(Permission has been granted to use the following story).
A friend of mine shared on her Facebook page a self-described rant about how her daughter was treated following a church worship service.
Her “apparel” was judged to be inappropriate and so someone took it upon him/herself to TELL her that she should change.
“Take off your sweater,” he/she said.
“Why? Is something wrong with it?”
The person replied, “You shouldn’t wear lace to church.”
OH MY GOSH . . . . lace?
When I hear things like that I think, “If this person were to darken the doors of West they’d have us all condemned for heresy.”
On one of the “preview” Sundays (we were doing dry runs of “worship” before we opened for the public), the launch team all decided to wear pajamas to demonstrate that “all meant all” – even if you come in your pajamas. No one asked me if I cared if they came in their pajamas, they just decided to “surprise” me.
Well, I was surprised.
I agonized over being comfortable preaching with jeans on before we launched. I was so used to wearing dresses, heels, and the preacher robe every Sunday. To start wearing jeans felt disrespectful to me.
Until I read in the book Pagan Christianity that dressing up for church began in the late 18th century in concordance with the Industrial Revolution and was widespread by the 19th century. Before this time “dressing up” for events was ONLY for the wealthy and was a direct way to distinguish between the social classes. “Common folks” only had two sets of clothes, one for labor/work and one for going “into town.”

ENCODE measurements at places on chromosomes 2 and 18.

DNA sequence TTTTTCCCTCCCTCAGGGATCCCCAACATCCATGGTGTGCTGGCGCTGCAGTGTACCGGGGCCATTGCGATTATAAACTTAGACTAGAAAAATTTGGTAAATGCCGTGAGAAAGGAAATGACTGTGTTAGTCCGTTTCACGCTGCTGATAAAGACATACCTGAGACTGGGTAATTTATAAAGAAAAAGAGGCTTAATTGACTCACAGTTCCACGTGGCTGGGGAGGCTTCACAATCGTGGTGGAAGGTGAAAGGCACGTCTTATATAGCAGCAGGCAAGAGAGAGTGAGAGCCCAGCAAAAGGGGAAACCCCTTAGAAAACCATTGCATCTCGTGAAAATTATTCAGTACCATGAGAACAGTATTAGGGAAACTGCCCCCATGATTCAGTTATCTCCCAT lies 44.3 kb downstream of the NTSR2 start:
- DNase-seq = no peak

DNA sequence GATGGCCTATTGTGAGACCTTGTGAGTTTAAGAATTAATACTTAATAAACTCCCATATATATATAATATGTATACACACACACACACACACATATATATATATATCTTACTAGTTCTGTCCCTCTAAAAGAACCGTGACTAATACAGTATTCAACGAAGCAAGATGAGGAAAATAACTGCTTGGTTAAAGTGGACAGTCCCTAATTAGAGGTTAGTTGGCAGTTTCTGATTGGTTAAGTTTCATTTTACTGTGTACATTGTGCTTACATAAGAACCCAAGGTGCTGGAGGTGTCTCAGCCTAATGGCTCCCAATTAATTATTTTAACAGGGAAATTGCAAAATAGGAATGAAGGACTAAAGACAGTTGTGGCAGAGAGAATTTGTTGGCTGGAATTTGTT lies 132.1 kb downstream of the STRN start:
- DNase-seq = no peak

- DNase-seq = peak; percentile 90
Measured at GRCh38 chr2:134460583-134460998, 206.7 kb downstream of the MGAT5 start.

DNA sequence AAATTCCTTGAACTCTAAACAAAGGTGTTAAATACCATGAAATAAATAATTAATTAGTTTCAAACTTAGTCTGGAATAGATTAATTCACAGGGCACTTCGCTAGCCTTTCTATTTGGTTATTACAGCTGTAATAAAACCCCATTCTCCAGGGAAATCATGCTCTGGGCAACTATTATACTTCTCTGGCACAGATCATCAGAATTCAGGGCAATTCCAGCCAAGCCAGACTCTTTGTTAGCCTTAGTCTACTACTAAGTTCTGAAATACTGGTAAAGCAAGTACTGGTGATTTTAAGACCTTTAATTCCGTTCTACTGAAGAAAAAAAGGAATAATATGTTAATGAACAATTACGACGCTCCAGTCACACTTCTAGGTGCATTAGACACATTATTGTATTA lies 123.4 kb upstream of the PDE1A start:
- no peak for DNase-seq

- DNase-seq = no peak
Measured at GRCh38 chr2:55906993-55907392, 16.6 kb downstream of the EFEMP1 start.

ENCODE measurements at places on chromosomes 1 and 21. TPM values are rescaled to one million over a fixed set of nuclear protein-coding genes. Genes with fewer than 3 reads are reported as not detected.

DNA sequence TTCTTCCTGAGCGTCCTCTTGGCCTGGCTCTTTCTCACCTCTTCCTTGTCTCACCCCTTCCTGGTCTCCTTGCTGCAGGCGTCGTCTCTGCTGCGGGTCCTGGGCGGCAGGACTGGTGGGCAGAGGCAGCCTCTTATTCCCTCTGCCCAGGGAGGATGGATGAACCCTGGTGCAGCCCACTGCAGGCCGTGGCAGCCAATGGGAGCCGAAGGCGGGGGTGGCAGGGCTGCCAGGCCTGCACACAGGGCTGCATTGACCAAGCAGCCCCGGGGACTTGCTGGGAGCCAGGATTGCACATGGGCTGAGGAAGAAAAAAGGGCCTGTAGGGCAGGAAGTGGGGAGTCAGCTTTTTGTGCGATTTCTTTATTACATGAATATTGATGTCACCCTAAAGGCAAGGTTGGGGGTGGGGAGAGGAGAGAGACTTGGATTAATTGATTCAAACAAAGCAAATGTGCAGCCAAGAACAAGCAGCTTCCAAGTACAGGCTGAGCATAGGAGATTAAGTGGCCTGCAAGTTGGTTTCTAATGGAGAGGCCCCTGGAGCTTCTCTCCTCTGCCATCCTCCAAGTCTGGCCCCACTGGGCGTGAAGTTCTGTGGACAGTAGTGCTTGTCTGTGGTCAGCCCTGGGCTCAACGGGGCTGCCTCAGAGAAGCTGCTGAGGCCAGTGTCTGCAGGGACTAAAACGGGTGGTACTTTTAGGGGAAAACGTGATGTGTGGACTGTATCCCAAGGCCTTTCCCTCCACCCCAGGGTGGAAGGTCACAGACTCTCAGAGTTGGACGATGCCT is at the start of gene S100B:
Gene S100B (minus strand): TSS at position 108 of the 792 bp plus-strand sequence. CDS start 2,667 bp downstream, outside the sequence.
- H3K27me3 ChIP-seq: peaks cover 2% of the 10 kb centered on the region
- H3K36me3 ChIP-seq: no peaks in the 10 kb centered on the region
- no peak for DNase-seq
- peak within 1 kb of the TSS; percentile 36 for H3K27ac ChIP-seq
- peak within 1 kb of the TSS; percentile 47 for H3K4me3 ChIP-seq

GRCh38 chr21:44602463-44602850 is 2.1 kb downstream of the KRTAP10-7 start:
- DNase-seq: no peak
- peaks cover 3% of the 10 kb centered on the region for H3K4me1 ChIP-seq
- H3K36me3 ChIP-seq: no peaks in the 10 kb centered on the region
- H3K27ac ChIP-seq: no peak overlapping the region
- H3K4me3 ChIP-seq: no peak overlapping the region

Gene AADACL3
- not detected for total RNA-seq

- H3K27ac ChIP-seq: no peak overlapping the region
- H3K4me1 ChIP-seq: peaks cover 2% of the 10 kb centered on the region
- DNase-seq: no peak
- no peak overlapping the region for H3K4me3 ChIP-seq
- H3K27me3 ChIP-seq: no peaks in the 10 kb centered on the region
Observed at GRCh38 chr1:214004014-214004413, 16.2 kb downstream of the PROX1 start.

John Wesley, the founder of Methodism, STRONGLY encouraged NOT dressing “up” for church. He wrote against wearing flashy or fancy clothing and the early Methodists (and Baptists) went to the OTHER extreme and turned away anyone that was dressed “too fancy.”
It seems crazy to me that in 2019 we still spend a lot of time and energy around what people “wear” to church.
What if it is about what people feel comfortable with? What if we make it not about “checking each other out” and what we look like and instead focus on engaging in worship in such a way we connect to The Divine.
If we’d do that, we probably would give a crap less if someone had on lace, showed their mid-riff, had on camo pants, jeans, or heaven forbid showed their bra strap. (I’ve heard criticism for that . . . and just fyi – that wasn’t intentional, the darn thing just slipped out!)
This week we will focus on “Daring to be a difference maker.”
Maybe that can start with saying affirming things to one another or just keeping our mouths shut.
I hope the 17 year old reads ALL the affirmations she’s received on social media and processes them. She’s beautiful . . . she leads her local church beautifully . . . . even (or ESPECIALLY, actually) clad in lace!
By the way . . . we aren’t “good” just because we DRESS GOOD for God! Maybe our hearts and actions reflect our connection with the divine more than our apparel. Just sayin’.